Background: Our hospital used to perform cesarean delivery under general anesthesia rather than neuraxial anesthesia, mostly because of patient refusal of members of the conservative Bedouin society. According to recommendations implemented by the Israeli Obstetric Anesthesia Society, which were implemented due to the severe acute respiratory syndrome coronavirus-2 (SARS-CoV-2) pandemic, we increased the rate of neuraxial anesthesia among deliveries.

Objectives: To compare the rates of neuraxial anesthesia in our cesarean population before and during SARS-CoV-2 pandemic.

Methods: We included consecutive women undergoing an elective cesarean delivery from two time periods: pre-SARS-CoV-2 pandemic (15 February 2019 to 14 April 2019) and during the SARS-CoV-2 pandemic (15 February 2020 to 15 April 2020). We collected demographic data, details about cesarean delivery, and anesthesia complications.

Results: We included 413 parturients undergoing consecutive elective cesarean delivery identified during the study periods: 205 before the SARS-CoV-2 pandemic and 208 during SARS-CoV-2 pandemic. We found a statistically significant difference in neuraxial anesthesia rates between the groups: before the pandemic (92/205, 44.8%) and during (165/208, 79.3%; P < 0.0001).

Conclusions: We demonstrated that patient and provider education about neuraxial anesthesia can increase its utilization. The addition of a trained obstetric anesthesiologist to the team may have facilitated this transition

Avishai M. Tsur MD MHA, Amitai Ziv MD MHA, and Howard Amital MD MHA
June 2021
Amram Kupietzky MD, Elchanan Parnasa MD, Matan Fischer MD, Rottem Kuint MD, and Murad Daana MD
Paula David MD, Arad Dotan, Naim Mahroum MD, and Yehuda Shoenfeld MD FRCP MaACR
May 2021
Mor Aharoni MD, Yiftach Barash MD, Yaniv Zager MD, Roi Anteby MD, Saed Khalilieh MD, Imri Amiel MD, Eyal Klang MD, Yuri Goldes MD, Mordechai Gutman MD FACS, Nir Horesh MD, and Danny Rosin MD FACS

Background: The coronavirus disease-2019 (COVID-19) outbreak had an effect on healthcare.

Objectives: To evaluate the presentation and management of patients with acute appendicitis.

Methods: A retrospective study was conducted of all patients presenting with acute appendicitis to the emergency department of a large tertiary center during March and April 2020. Clinical features, diagnostic workup, and management were compared.

Results: Seventy-four patients presented with acute appendicitis during the pandemic compared to 60 patients during the same time the year before. There were no significant differences in patient demographics: age (P = 0.65), gender (P = 0.73), smoking status (P = 0.48). During COVID-19 patients were more likely to complain of right lower quadrant pain (100% vs. 78.3%, P < 0.01). Rates of surgical treatment was similar (83.8% vs. 81.7%, P = 1); mean operative time was longer during COVID-19 (63 ± 23 vs. 52 ± 26 minutes, P = 0.03). There were no significant differences in intra-operative findings including the presence of appendiceal perforation (16.3% vs. 14.5%, P = 0.8), abscess (6.1% vs. 9.7%, P = 0.73), or involvement of cecum or terminal ileum (14.28% vs. 19.63%, P = 1). Postoperative treatment with antibiotics was more prevalent during COVID-19 (37.1% vs. 18%, P = 0.04). Length of stay (1.82 ± 2.04 vs. 2.74 ± 4.68, P = 0.2) and readmission rates (6% vs. 11.3%, P =0.51) were similar.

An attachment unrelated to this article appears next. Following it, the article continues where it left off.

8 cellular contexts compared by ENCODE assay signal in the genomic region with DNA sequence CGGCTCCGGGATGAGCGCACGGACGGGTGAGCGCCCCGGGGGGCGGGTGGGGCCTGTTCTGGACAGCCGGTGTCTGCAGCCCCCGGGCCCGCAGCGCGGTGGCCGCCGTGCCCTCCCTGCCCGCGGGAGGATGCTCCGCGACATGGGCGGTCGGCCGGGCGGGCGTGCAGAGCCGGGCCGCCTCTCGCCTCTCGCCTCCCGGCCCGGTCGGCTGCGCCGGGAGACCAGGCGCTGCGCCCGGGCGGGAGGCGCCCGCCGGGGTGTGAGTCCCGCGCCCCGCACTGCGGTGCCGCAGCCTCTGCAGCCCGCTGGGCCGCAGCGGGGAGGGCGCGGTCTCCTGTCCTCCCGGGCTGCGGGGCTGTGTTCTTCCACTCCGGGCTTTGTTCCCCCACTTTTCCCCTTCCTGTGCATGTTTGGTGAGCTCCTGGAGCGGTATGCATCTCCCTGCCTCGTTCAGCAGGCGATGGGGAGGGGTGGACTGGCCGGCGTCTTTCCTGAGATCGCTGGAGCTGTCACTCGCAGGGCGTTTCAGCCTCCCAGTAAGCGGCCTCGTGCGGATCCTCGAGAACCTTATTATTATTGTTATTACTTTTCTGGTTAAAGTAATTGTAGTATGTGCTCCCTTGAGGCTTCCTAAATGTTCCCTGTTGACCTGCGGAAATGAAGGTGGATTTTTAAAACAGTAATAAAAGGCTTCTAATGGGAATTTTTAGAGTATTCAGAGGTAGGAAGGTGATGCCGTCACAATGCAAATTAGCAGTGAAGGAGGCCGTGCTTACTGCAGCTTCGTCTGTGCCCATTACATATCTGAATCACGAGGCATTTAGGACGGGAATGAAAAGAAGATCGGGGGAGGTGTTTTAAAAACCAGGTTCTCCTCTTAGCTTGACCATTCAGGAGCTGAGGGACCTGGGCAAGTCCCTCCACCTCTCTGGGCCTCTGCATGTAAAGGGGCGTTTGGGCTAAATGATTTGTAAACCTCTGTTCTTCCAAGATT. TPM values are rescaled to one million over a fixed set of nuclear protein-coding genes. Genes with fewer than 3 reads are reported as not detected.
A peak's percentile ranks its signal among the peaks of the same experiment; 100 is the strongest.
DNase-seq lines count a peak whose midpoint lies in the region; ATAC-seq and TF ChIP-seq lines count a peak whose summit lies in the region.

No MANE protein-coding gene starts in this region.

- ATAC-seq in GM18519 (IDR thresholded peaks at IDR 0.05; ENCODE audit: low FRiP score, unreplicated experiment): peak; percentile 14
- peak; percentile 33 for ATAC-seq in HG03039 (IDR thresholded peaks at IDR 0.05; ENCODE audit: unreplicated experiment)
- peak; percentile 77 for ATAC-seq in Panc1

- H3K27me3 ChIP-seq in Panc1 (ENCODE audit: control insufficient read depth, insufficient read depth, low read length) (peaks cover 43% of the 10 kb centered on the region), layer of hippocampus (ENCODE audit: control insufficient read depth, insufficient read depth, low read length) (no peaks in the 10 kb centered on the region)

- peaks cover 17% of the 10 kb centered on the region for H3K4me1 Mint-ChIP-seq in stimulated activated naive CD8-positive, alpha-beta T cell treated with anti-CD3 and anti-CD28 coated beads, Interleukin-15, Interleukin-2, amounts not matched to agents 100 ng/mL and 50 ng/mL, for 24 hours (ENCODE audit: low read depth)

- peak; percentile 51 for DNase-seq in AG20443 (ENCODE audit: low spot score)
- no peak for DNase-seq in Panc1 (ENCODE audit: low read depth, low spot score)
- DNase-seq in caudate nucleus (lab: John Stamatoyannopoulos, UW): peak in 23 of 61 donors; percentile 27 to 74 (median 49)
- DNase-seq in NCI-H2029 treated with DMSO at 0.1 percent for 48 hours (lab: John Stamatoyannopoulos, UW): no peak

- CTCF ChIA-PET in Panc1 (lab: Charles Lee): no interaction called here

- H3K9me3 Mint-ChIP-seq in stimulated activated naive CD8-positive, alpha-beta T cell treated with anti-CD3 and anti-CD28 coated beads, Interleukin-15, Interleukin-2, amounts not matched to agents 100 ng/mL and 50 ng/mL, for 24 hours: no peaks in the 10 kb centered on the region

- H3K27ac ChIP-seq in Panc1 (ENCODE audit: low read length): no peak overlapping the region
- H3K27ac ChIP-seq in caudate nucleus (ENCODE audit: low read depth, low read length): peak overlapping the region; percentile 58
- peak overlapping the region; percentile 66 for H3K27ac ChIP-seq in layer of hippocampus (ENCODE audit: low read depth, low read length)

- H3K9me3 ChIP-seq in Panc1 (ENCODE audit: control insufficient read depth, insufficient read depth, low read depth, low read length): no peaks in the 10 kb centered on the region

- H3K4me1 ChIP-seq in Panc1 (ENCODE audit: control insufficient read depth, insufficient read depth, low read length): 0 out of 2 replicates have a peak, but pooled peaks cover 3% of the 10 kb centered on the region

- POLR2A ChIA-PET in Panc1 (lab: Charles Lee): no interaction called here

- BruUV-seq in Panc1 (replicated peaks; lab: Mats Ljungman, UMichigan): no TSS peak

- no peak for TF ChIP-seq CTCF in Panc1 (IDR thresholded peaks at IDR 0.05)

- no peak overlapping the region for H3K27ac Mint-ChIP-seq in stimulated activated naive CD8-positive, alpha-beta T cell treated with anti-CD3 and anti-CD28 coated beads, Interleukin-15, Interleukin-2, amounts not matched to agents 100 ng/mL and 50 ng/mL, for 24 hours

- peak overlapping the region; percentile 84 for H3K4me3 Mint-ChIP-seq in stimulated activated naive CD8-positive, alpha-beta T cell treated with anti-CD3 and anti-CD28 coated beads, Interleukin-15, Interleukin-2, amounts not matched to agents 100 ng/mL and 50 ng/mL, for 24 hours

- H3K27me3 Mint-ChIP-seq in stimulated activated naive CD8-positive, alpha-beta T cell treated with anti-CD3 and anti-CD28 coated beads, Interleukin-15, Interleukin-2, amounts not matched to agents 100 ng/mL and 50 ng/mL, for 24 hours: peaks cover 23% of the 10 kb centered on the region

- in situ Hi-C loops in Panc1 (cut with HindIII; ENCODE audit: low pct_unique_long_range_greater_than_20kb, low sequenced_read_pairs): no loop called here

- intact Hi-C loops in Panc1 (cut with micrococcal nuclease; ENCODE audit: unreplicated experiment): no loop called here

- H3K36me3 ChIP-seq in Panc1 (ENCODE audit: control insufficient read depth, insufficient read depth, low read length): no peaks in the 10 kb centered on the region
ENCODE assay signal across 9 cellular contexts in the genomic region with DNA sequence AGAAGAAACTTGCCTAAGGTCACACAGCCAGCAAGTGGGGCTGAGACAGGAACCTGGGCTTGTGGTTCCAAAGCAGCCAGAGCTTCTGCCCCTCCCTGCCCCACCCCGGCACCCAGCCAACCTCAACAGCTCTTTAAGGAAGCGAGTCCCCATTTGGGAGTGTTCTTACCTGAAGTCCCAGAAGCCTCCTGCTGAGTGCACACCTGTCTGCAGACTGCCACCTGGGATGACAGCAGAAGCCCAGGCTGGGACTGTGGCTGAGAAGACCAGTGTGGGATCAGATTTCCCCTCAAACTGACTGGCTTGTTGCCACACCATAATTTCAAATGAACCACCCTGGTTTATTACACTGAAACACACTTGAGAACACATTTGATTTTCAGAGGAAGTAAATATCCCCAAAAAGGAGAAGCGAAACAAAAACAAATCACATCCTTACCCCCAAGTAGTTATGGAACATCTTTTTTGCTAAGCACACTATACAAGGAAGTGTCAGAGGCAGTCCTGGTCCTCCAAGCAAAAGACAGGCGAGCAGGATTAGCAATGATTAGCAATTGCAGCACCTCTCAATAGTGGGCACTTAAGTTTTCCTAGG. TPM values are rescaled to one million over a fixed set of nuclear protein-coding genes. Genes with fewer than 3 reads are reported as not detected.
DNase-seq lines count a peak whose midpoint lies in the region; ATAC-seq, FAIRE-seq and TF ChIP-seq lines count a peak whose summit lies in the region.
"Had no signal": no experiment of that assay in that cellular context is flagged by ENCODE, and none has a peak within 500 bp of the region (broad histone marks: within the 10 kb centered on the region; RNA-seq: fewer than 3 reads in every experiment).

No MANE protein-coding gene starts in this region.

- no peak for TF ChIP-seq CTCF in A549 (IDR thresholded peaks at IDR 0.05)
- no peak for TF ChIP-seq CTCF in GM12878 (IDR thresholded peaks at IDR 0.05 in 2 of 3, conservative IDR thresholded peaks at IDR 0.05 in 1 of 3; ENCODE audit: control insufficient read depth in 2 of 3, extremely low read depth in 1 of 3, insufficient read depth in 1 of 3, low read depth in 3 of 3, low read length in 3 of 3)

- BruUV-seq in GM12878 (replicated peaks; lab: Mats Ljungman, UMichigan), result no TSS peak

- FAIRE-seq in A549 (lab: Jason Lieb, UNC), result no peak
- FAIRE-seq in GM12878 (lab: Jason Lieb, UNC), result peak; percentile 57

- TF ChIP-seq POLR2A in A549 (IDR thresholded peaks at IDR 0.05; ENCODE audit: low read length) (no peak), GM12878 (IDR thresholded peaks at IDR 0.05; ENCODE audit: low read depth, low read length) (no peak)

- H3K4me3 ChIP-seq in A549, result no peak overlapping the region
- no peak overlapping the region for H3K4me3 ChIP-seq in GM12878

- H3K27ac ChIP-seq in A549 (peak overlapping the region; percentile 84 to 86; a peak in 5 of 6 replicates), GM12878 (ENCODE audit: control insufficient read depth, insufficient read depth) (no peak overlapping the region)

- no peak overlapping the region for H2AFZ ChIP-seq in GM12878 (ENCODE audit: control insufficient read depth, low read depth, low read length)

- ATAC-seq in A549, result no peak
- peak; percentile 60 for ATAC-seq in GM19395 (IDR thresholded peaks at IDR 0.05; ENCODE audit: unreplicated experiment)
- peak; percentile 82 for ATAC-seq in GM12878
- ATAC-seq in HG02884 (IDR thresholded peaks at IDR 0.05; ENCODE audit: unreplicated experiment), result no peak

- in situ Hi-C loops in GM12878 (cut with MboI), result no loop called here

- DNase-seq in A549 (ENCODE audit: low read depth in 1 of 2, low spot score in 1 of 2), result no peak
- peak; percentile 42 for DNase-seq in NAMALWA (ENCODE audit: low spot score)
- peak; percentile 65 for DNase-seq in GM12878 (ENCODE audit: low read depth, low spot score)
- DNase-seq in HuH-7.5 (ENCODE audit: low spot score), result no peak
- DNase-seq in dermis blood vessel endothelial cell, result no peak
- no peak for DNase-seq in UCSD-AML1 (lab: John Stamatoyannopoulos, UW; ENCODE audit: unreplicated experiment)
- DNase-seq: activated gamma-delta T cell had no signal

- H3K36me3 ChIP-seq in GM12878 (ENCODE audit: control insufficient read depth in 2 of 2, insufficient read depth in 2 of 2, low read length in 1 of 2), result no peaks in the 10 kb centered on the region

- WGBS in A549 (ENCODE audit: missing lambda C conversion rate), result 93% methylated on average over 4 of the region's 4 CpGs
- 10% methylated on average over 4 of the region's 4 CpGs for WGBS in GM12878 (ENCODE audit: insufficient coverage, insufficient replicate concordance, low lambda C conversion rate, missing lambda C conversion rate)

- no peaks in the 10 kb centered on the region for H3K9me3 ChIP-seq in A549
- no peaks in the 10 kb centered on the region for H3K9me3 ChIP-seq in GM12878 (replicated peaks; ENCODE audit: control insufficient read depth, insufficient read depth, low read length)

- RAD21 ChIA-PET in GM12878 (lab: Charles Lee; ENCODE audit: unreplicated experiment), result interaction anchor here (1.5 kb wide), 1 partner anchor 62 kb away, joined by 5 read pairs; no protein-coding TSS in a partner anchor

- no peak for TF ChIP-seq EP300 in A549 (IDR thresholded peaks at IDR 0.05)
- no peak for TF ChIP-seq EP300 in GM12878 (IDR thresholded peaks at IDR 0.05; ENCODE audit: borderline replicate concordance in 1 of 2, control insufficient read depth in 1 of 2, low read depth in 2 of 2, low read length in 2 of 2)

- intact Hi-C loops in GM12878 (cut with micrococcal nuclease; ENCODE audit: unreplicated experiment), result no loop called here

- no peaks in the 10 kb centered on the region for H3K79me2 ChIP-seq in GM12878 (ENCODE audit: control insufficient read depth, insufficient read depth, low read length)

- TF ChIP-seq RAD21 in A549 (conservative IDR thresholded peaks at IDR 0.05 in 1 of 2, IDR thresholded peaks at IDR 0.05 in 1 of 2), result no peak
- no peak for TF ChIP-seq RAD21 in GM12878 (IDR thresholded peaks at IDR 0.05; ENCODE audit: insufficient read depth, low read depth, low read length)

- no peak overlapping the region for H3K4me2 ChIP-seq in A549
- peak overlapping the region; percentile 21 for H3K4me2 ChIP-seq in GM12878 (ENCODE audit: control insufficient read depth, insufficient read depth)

Conclusion: The COVID-19 pandemic did not significantly affect the presentation, clinical course, management, and outcomes of patients presenting with acute appendicitis.

March 2021
August 2020
Máté Hidvégi PhD and Michele Nichelatti PhD

Background: The 2019 severe acute respiratory syndrome coronavirus-2 (SARS-CoV-2) pandemic continued into 2020, and the coronavirus disease-2019 (COVID-19) associated death toll increased.

Objectives: To analyze COVID-19 death rates in European countries or regions to determine whether there was a significant association between bacillus Calmette-Guérin (BCG) vaccination policy and lower rates of COVID-19 related deaths.

Methods: Certain Northern European countries or regions had low death rates regardless of BCG policy. The authors assumed the consumption of foods containing salmiak (NH4Cl) was a common and peculiar cause of the reduced COVID-19 related death rates in these countries, because NH4Cl is a known lysosomotropic agent, which has been indicated to inhibit or prevent SARS-CoV infection. To check the possible effectiveness of salmiak consumption against COVID-19 related death, the authors used a linear regression model with the death rate as the dependent variable and BCG-policy and salmiak consumption score as independent variables.

Results: Using least squares regression and a robust standard error algorithm, the authors found a significant effect exerted by the independent variables (P < 0.0005 for BCG and P = 0.001 for salmiak). Salmiak score alone was significant (P = 0.016) when using least squares regression with robust error algorithm. 

Conclusions: The results seem to confirm an association between BCG-positive vaccination policy and salmiak consumption, and lower death rates from COVID-19. Implementing BCG vaccination policy and fortification of foods with salmiak (NH4Cl) may have a significant impact on the control of SARS-CoV epidemic.

Ramzi Kurd MD, Michael Zuckerman MD and Eli Ben-Chetrit MD
May 2020
Gad Segal MD, Dror Mevorach MD, Avishay Elis MD and Dror Dicker MD and COVID-19 Task Force on behalf of the Israeli Society of Internal Medicine